Injured While Traveling in Alaska
For the outdoor enthusiast, winter is a unique time of the year. Snowshoeing, snowmobiling, cross country skiing, snowboarding, downhill skiing, ice fishing, ice climbing, and winter biking are only a sampling of the exciting activities possible when you have snow. Without question, Alaska has plenty of wintertime snow. However, getting injured while traveling in Alaska isn't on anyone's itinerary. Enjoy your outdoor adventures by observing these four winter outing safety tips:
Plan Around the Weather
Setting a date for an outdoor excursion without taking the weather into account can set you up for a miserable experience that could deteriorate into a survival situation. People with busy schedules often fall into this trap. If the only time available for a multi-day cross country ski excursion is during a violent blizzard, something else in your schedule will have to give so that you can reschedule the trip for more favorable weather conditions.
Bring a Compass and Map
Relying exclusively on GPS to find your way is placing too much faith in high technology. Extreme cold reduces battery life and can degrade the functionality of some electronic displays. An accident such as stepping on your GPS can put it out of commission. Use a map and compass as a backup for your GPS. Make sure the fluid within the compass is rated for sub zero temperatures.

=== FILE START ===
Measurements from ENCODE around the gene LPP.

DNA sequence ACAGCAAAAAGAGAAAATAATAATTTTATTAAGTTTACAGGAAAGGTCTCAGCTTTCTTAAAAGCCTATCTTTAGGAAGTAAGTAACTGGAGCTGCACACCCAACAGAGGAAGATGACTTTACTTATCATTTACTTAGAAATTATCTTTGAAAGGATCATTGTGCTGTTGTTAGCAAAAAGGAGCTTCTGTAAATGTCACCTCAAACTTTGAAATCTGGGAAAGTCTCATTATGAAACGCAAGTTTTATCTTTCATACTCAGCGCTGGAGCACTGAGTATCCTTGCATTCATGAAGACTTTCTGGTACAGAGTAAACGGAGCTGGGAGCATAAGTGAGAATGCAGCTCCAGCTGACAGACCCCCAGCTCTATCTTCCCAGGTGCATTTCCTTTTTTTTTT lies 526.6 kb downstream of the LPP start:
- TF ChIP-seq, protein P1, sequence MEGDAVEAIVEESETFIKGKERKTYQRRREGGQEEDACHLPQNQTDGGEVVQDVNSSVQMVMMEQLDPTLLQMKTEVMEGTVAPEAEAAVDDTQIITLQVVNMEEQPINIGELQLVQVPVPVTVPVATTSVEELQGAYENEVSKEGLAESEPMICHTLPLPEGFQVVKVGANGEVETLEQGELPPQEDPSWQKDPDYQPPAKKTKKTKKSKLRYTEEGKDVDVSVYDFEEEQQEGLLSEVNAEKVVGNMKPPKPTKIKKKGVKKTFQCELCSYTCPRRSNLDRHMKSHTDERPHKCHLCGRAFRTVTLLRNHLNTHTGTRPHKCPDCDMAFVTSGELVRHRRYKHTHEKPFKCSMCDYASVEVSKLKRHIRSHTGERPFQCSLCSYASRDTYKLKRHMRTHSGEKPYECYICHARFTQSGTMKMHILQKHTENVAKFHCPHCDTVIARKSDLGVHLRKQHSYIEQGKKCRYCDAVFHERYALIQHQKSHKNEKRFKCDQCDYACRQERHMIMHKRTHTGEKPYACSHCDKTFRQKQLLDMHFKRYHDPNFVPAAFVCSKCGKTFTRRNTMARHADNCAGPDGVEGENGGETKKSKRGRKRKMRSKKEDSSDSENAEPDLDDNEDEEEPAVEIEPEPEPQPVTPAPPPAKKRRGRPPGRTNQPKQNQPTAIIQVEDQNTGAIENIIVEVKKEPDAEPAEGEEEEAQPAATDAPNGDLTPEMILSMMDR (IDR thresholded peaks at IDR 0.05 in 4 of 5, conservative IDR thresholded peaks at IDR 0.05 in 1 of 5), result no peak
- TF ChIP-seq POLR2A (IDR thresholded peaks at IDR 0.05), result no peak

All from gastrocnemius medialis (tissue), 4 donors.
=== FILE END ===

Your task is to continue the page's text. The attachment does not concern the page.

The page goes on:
Dress in layers with synthetic underwear against your skin. Unlike cotton, polypropylene wicks moisture away from the skin and feels warmer. Don't allow sweat to wet your clothing. Add on or take off outer layers according to your physical activity level.
Avoid footgear not designed for outdoor winter use. A pair of work boots, for example, can be miserable in cold snow, especially if the leather doesn't repel external moisture. If you anticipate deep snow, a pair of gaiters will prevent snow from getting into your boots.
When you're a good distance from your car, exposure is your primary survival concern. In situations of extreme exposure to cold, hypothermia can set in and cause death within hours. Temperature, wind, insulation, and dryness are the main exposure factors. Low temperatures, high winds, little insulation, and wet clothes can quickly bring on hypothermia.
Plan around the weather to avoid extreme temperatures, hike below a ridge or below the tree line to avoid high winds, wear quality winter gear to improve insulation against the cold, and avoid getting your clothes wet.
Finally, drive carefully on the way to and from your winter excursion. Winter driving in this state can be treacherous. If you're traveling in Alaska and were injured because of another's negligence, don't hesitate to contact us.